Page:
Situated in Hunugama or Chunnakkam in Jaffna Peninsula, the Kadurugoda Temple is believed to be a part of an ancient large Buddhist Monastery and is held by some to be a site grace by Lord Buddha on his visit to SriLanka
First identified, excavated and recorded by Paul E Pieris in 1917 the temple site with ruins of sixty stupa believed to be containing the remaining of sixty arhants, whohave have been based at Pukuduthivu then known as Pulangu-Divaina and havepassed away of food poisoning.The earliest excavation had unearthed coins, beads, Buddha statues and coloured tiles of Anuradhapura and Polonnaruwa era.
The sixty stupa are of 12 feet height and 12 feet circumference and are made of lime based material. Many a boundaries scattered around the area hints of wooden structures with lime base while ruins of castle had also been found within the monastery boundaries.
The pillar inscription found at the temple speaks of a history lesser known detailing a village donation from the Jaffna peninsula to the temple of Abhayagiriya. The officer responsible had been named as a minister KilingBosath, incidentally a decedent of Kalingus, who arrived in Sri Lanka with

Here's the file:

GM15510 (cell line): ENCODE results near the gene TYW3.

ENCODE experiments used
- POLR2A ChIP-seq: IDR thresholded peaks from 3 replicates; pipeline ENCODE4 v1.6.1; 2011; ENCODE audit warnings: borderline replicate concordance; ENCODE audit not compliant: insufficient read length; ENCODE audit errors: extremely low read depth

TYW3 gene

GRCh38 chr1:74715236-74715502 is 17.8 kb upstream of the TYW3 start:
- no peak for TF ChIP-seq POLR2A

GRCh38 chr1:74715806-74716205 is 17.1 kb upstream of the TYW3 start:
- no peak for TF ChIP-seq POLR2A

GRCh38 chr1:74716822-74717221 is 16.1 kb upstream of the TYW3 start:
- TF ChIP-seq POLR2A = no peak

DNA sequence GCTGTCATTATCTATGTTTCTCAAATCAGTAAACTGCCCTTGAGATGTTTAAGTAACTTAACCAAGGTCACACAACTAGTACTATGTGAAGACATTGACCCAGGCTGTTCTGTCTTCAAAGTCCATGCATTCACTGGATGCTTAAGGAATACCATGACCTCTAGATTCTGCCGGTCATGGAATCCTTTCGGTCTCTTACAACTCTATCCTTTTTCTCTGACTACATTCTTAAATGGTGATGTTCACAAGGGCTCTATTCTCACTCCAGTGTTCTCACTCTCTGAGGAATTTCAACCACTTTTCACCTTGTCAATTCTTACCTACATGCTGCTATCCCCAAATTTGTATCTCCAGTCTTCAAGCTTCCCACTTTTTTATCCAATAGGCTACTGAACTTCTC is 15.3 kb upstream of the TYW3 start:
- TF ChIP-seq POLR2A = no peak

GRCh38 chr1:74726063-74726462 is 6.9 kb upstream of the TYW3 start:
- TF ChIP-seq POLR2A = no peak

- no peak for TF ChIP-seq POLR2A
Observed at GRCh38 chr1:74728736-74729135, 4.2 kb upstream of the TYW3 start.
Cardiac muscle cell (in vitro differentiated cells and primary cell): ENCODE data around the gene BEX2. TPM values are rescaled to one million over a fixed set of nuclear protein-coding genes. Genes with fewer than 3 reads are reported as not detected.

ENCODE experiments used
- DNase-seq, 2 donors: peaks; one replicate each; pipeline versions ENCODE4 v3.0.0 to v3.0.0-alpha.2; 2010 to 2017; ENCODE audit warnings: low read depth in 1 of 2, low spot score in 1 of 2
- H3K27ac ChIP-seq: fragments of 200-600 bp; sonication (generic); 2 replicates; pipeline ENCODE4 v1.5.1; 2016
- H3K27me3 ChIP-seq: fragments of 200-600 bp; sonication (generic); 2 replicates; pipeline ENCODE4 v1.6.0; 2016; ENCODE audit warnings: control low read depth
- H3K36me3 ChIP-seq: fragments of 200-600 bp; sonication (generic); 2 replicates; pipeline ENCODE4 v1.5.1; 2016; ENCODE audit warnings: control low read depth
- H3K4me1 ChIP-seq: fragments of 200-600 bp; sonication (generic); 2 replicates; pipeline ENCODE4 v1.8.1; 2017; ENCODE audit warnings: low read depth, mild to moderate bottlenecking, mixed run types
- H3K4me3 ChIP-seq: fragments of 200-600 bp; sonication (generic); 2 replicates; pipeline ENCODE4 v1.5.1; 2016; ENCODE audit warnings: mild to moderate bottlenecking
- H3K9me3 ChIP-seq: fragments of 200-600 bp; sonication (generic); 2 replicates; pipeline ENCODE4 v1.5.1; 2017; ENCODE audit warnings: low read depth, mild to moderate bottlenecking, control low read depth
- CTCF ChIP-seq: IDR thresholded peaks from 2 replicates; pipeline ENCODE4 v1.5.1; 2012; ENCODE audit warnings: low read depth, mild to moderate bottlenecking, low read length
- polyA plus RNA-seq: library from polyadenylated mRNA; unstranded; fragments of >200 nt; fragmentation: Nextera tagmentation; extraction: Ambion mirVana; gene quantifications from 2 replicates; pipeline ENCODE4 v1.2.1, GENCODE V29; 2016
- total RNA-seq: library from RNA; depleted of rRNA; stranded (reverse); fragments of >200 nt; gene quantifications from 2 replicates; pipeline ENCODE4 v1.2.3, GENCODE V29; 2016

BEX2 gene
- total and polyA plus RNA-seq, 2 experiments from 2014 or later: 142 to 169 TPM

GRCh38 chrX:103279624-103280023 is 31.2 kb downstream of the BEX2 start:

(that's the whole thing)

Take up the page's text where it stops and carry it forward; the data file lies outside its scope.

ArhantSangamitta. Based on the inscriptions the archeologists believe the monastery to have been under the control of Abhayagiri in Anuradhapura.
According to archeologists the templehad been a flourishing Buddhist monastery during the Anuradhapura and Polonnaruwa eras under the sponsorship of Kings Parakramabahu the First, Nissankamalla, Buwenakabahu, Kashyapa and Queen Leelawathiand had been destroyed by the provincial king of Jaffna peninsula, Sankili the second.
The temple was never revived and was discovered by archeologists yet continued to be under a spell of destruction and is still under the threats of encroachment
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